• The transfer of your South African-sourced inheritance(s) received subsequent to your emigration will be easier for you, without the hassle of applying for tax clearance first.
  • It is possible to backdate your financial emigration in specific circumstances, which could be useful for lowering any capital gains tax (CGT) liability that might arise.

Some of the disadvantages:

  • You will no longer be permitted to hold a South African credit card
  • CGT liability will be set in motion when your financial emigration is formalised and you are deemed to have sold your assets the day before your emigration.

How much does financial emigration cost?

No two fingerprints are the same, hence we strive to tailor your process to satisfy your financial emigration needs.  

To ensure that you’re going into the process with eyes wide open, and you’re aware of all the considerations, it’s advisable to seek a financial emigration expert for objective guidance and clarity on your ideal way forward to financial freedom. The right financial emigration partner will offer:

  • Transparent fees and fair value: with bespoke cross-border financial solutions.
  • Guaranteed fixed fees for specific services: for predictable costs to avoid the uncertainty of percentage-based fees that vary depending on the transaction amount.
  • A personalised assessment of your individual requirements and objectives.

You’ll know you’ve found a reliable and trustworthy financial emigration provider as they will be an authorised financial services provider and will advise you upfront of the fees that will be payable and the services that will be rendered. While the price will be discussed and determined beforehand, you need only pay on successful completion of the agreed-upon services. This way – when costs are clear up front and payment is dependent on the outcome, you’ll have peace of mind that everything will happen as it should.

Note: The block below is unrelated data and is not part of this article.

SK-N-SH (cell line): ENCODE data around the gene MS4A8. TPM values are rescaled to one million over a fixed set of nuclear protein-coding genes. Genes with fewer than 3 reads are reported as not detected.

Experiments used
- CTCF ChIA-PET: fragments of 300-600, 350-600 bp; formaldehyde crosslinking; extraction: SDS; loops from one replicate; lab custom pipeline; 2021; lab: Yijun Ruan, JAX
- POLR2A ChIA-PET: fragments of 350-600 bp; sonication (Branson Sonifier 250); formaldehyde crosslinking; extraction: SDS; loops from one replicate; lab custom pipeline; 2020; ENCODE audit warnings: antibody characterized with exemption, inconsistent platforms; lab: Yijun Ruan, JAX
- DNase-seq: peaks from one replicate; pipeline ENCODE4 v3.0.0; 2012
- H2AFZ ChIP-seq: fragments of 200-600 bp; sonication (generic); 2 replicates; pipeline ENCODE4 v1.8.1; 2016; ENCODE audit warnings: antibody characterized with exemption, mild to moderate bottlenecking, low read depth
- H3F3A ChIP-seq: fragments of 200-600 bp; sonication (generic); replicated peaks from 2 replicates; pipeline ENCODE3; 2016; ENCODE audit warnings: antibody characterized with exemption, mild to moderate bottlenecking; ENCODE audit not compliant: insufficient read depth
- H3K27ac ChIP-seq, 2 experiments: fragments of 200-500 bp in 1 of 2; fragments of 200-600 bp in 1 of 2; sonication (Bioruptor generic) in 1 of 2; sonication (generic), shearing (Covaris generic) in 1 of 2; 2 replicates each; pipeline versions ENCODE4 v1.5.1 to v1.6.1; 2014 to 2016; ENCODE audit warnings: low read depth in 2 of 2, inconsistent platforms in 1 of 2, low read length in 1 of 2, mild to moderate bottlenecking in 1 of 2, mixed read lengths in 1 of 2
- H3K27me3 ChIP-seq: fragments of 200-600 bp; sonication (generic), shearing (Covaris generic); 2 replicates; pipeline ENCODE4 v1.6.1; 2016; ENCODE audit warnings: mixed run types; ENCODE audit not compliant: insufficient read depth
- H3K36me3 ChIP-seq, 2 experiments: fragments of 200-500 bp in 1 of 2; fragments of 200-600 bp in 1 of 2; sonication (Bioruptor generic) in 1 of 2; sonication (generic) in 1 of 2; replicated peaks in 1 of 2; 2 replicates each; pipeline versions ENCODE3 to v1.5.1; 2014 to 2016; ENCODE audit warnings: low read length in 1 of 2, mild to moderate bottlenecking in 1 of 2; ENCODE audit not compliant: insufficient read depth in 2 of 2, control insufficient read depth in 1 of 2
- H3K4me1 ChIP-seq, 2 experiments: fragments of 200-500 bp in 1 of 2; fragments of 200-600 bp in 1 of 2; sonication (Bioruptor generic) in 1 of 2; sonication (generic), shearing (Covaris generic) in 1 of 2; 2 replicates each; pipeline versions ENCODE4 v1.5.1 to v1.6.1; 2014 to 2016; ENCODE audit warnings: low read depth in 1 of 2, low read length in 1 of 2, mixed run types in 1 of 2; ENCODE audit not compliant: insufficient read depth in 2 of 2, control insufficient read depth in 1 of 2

In other words, when you ask your potential financial emigration partner: “how much does it cost to financially emigrate from South Africa?” they should be able to give you a detailed, transparent and fixed answer.

Looking to get the ball rolling on your financial emigration?

FinGlobal has already helped thousands of clients across over 105 countries with varying aspects of their cross-border financial portfolios. If you’re moving countries to start a fresh chapter, or you just want to start investing offshore to diversify your risk and protect your wealth, we’ve got all the expertise you need – exchange control, foreign exchange, tax and more – under one roof.

Give FinGlobal a call today. We’re waiting to conduct your free, no-obligation personal assessment to give you a tailored roadmap to achieving financial freedom – whatever that looks like for you!


  • Mikhail Kara says:

    Hi, I would like to find out the cost of financial emigration for myself, my wife and daughter.

  • Anne says:

    I have for the past 6 years been living and working in another country. I am a registered tax payer in my country of residence. I do not own any property or have any assets in SA. I have never been employed in SA – I left after my studies. My parents do still live in SA and I have a savings account at a bank in SA into which my parents put a small amount of money each month to keep the account active. I would like to know is it better for me just to emigrate or to financially emigrate? I have residency in the country where I work and live.

  • Nico van der Westhuizen says:

    Can you please contact me via mail. Thanks